How do you find CNAME responses to DNS queries? The exact answer will depend on the log source type and how it’s parsed. Let’s look at an example using Microsoft Sysmon logging a query to finance.yahoo.com. Below is a screen shot from Wireshark showing that a DNS query for finance.yahoo.com returned a CNAME record (an alias to another DNS name) to edge.gycpi.b.yahoodns.net as well as its associated IP address 188.8.131.52.
DNS queries are logged by Microsoft Sysmon as Event ID 22. We can search for the query in LogRhythm with the following criteria:
The search returns the following log:
Note that the Sysmon log includes the process that initiated the DNS query (chrome.exe), the query that was performed (finance.yahoo.com), and the response (type: 5 edge.gycpi.b.yahoodns.net;184.108.40.206;220.127.116.11). The response type of 5 indicates that this is a CNAME response.
If your Orion server had Microsoft Sysmon installed and was logging DNS queries, you could perform the same search for the Object Name of avsvmcloud[.]com and review the logs for type 5 responses.
Leverage Volexity’s Observations in Your SIEM
Volexity recently published a blog that references “Dark Halo” as the threat actor related to the SolarWinds compromise. Their blog focuses on the attacker’s goal, and methods used to achieve those goals, which ultimately was exfiltration of email. Dark Halo was observed using mostly PowerShell commands. The following are methods you can use to search or alert in your SIEM based on Volexity’s observations.
PowerShell and Command Line Logging
In order to use the references of PowerShell and Command Line logging to search in the LogRhythm SIEM, you will need to configure your endpoint logging first. It’s never too late to configure your endpoint logging, so if you haven’t yet, we highly recommend that you do so. You can learn more about our PowerShell guidance and how to detect PowerShell usage here in our MITRE ATT&CK Module. If you haven’t deployed the module yet, we recommend reviewing our RhythmWorld presentation, “Deploying the MITRE ATT&CK Module” for guidance on how to do so.
Detecting Suspicious PowerShell Usage: Parent Process is CMD.EXE
Detecting suspicious use of PowerShell from the example in Volexity’s blog is to note that CMD.EXE is invoking PowerShell.EXE with a command. The fastest way to detect suspicious PowerShell usage is searching Events for our AIE rules in the MITRE ATT&CK Module named “Execution : PowerShell” or “T1059.001:PowerShell”. Another method of searching is to look for Parent Process Name is CMD.EXE and Process Name is PowerShell.exe. In some environments it may be normal for powershell.exe to be invoked by CMD.EXE. We have provided guidance in two different Community posts on how to determine if PowerShell usage is normal in your environment. You can view them here and here.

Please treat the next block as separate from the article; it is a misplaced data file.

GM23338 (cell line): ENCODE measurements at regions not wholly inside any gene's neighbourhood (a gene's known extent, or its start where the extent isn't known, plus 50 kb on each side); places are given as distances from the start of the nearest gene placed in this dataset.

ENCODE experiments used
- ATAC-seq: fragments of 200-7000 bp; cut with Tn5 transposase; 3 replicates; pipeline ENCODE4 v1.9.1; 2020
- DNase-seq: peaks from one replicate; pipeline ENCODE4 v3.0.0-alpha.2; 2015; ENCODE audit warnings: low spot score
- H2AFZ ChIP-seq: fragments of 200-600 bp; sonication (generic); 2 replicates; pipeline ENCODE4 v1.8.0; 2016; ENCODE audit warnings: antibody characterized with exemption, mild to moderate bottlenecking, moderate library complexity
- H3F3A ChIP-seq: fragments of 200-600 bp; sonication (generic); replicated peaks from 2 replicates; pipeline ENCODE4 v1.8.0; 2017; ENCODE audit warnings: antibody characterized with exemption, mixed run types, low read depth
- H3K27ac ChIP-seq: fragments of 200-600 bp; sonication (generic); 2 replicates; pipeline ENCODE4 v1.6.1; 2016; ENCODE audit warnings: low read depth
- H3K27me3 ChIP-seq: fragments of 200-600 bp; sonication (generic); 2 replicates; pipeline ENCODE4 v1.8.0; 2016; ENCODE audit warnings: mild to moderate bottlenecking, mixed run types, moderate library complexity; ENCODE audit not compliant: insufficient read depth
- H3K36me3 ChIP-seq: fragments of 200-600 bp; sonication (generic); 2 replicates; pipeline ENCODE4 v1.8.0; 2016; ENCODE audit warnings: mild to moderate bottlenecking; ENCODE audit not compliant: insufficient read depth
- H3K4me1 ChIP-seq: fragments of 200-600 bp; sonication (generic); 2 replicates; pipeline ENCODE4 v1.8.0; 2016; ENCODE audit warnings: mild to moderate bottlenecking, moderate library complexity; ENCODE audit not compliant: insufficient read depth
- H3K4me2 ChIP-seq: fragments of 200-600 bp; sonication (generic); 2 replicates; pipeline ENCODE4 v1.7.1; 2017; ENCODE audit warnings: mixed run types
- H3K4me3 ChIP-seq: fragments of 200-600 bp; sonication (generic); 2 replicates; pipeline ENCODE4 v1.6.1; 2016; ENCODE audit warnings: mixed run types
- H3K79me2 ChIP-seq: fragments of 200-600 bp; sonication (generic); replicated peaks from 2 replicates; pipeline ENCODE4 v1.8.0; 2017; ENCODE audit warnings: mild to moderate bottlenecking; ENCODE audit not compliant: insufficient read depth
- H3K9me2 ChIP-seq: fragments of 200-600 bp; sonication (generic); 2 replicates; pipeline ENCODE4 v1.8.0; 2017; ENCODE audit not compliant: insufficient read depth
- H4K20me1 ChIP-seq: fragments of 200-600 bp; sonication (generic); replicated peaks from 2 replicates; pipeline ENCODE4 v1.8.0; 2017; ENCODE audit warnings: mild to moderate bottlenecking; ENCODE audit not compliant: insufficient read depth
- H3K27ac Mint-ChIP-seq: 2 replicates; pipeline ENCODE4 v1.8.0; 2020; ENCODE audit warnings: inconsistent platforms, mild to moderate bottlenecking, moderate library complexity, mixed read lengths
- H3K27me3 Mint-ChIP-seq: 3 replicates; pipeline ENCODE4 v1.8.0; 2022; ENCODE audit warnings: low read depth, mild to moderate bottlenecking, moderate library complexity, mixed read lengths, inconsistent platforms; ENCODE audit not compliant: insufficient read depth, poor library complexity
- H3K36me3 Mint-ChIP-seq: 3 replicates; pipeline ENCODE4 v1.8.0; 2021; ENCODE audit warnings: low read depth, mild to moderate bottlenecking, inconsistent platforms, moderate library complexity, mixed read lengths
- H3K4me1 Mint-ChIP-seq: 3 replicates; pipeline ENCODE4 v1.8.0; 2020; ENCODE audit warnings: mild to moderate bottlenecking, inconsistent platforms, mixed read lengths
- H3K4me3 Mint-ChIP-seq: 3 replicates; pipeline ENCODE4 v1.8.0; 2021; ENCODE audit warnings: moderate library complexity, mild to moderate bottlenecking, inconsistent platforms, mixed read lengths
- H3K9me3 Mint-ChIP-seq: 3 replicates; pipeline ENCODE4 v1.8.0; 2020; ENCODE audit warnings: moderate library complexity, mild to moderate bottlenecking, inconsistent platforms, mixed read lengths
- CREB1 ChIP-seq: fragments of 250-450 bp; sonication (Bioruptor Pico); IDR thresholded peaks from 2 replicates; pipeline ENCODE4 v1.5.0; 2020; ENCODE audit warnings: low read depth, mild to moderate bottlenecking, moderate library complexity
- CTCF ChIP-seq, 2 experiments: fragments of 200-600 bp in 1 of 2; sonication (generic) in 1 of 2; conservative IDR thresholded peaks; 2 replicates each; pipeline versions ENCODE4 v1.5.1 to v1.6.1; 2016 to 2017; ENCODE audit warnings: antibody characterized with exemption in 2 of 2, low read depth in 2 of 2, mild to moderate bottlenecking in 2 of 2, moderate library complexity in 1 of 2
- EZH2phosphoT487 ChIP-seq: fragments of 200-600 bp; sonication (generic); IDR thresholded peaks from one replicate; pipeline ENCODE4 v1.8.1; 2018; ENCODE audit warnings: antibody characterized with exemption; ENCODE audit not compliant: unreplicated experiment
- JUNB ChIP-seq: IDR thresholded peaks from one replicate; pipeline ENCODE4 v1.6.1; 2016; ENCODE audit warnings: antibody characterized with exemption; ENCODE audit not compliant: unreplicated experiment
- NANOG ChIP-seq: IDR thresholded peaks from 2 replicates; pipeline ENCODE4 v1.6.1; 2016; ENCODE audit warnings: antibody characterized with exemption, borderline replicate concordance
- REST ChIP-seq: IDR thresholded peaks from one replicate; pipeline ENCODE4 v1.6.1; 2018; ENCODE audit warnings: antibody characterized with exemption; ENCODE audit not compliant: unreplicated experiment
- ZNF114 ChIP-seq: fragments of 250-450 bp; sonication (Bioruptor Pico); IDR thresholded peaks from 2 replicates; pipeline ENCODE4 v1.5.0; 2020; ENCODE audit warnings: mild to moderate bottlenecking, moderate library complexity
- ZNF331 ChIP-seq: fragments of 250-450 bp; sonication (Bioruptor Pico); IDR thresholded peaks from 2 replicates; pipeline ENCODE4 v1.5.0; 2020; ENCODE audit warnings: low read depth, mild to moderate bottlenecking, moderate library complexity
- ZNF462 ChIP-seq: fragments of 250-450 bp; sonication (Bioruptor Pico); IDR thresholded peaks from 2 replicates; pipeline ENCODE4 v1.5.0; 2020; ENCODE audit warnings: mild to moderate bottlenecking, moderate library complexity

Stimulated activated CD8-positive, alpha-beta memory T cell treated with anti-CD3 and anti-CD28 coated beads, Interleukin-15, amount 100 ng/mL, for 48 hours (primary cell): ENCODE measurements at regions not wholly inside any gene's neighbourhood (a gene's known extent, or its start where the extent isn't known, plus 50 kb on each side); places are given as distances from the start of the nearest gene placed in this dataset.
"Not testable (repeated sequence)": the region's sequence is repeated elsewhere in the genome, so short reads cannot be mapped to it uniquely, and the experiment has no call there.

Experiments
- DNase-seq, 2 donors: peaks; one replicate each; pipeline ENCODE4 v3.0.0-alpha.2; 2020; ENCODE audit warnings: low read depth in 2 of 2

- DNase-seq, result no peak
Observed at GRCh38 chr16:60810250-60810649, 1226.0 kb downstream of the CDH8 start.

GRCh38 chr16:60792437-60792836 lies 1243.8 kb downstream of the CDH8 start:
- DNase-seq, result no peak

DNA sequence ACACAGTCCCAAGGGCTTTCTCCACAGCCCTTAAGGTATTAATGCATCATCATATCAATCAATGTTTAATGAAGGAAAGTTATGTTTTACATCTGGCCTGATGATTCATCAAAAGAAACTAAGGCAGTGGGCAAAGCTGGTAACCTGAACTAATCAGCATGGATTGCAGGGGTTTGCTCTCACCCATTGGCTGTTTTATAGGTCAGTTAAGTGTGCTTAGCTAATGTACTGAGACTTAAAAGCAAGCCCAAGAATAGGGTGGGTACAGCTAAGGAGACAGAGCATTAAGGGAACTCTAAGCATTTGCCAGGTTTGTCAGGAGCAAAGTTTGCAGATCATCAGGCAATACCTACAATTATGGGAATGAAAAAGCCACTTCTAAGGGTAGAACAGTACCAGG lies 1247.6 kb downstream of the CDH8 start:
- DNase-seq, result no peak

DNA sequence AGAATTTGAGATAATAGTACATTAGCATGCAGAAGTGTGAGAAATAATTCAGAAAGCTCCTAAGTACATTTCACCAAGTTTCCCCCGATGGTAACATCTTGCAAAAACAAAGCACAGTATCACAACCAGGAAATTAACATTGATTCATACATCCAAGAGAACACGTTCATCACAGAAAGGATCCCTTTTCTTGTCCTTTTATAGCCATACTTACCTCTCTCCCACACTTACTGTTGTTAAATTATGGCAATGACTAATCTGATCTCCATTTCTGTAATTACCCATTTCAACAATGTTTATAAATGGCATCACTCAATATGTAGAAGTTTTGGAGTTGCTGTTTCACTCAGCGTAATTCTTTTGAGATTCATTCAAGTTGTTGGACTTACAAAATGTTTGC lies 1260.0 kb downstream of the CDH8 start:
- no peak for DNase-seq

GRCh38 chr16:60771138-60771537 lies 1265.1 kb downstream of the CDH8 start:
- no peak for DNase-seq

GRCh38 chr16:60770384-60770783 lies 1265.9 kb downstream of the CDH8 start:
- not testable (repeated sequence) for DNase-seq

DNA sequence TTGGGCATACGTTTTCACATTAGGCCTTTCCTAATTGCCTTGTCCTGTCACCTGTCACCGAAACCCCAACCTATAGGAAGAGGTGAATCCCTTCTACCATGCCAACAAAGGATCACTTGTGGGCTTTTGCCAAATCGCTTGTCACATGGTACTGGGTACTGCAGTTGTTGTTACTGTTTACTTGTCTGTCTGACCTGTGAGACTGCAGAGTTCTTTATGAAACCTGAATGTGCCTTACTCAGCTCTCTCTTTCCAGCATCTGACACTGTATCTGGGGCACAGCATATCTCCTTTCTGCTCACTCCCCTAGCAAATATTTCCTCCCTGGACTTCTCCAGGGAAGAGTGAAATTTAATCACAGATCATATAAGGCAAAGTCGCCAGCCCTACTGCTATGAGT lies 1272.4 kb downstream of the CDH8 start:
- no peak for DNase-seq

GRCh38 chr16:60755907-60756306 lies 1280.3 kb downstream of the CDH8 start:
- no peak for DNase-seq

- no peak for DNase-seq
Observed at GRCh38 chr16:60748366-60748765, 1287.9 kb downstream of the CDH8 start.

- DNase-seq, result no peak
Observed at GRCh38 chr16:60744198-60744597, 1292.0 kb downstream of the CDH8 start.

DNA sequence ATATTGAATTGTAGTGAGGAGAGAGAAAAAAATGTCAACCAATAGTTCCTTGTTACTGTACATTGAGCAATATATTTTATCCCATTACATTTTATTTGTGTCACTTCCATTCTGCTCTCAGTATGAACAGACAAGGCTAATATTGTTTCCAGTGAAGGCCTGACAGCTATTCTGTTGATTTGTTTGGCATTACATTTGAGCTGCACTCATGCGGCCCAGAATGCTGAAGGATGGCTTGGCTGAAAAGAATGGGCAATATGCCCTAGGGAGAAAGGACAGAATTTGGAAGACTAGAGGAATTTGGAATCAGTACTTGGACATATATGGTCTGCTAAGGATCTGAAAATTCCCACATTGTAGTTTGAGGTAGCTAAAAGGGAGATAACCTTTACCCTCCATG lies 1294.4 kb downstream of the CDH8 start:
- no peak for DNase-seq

Detecting Volexity’s Command Line IOCs
Volexity has published an appendix of their IOCs at the bottom of their blog. Appendix B contains their list of observed PowerShell commands used. The following are steps you can take to leverage these commands in your threat hunt using the LogRhythm Web Console.
- On the Dashboard, click on “Search…”
- Select “Command” is sql:% and the name from the IOC list%
- Example: sql:%Get-AcceptedDomain%
- Click on “Value” and repeat the previous step until all IOCs have been added.
- Your search criteria will look something like this:
- Click on “Advanced…”
- Name the search something like “Volexity:DarkHalo:Commands”
- Change the Read Permission to “Public All Users”
- Change Write Permission to “Public Global Administrator”
- You may want to modify “Maximum Results” based on your environment.
- Your saved search should look something like this:
- Save your search.
- Before searching, we will modify the time frame. We know that the SolarWinds modified binaries occurred around March. Set the time frame starting March 2020 to present.
- Note: You may want to search in smaller time slices depending on the number of results.
- Your search should look something like this:
- Click on “Search” to execute the search.
Analyzing Your Search Results with the Default Analyze (7.6) Dashboard
Viewing your results in the Default Analyze Dashboard should look something like this:
Most notable off the bat are User (Origin) and Top Host (Impacted). You can start your filtering by excluding known users and known systems that should be executing the commands. A quick way to exclude is by Alt + Double Click something you want to exclude.
You can also hunt by using the process of elimination by filtering on a user, and reviewing the commands issued to determine if they appear “normal” or are more in line with what the Volexity blog listed.
LogRhythm Labs wants to make sure LogRhythm customers have usable intel to help detect IOCs and defend their organization against attacks. Make sure to subscribe to the LogRhythm blog for updates when we publish new posts.
Regular expressions used to extract IOCs from the FireEye repository
|All-snort.rules||ThreatName||grep -o -P ‘(?<=msg:”)(([^”])*)(?=”;)’ all-snort.rules | sort | uniq > FE_SW_Snort.txt|
|Domain Names||sed ‘s///g’ Indicator_Release_NBIs.csv | cut -d “,” -f 3 > FE_SW_nbi.txt|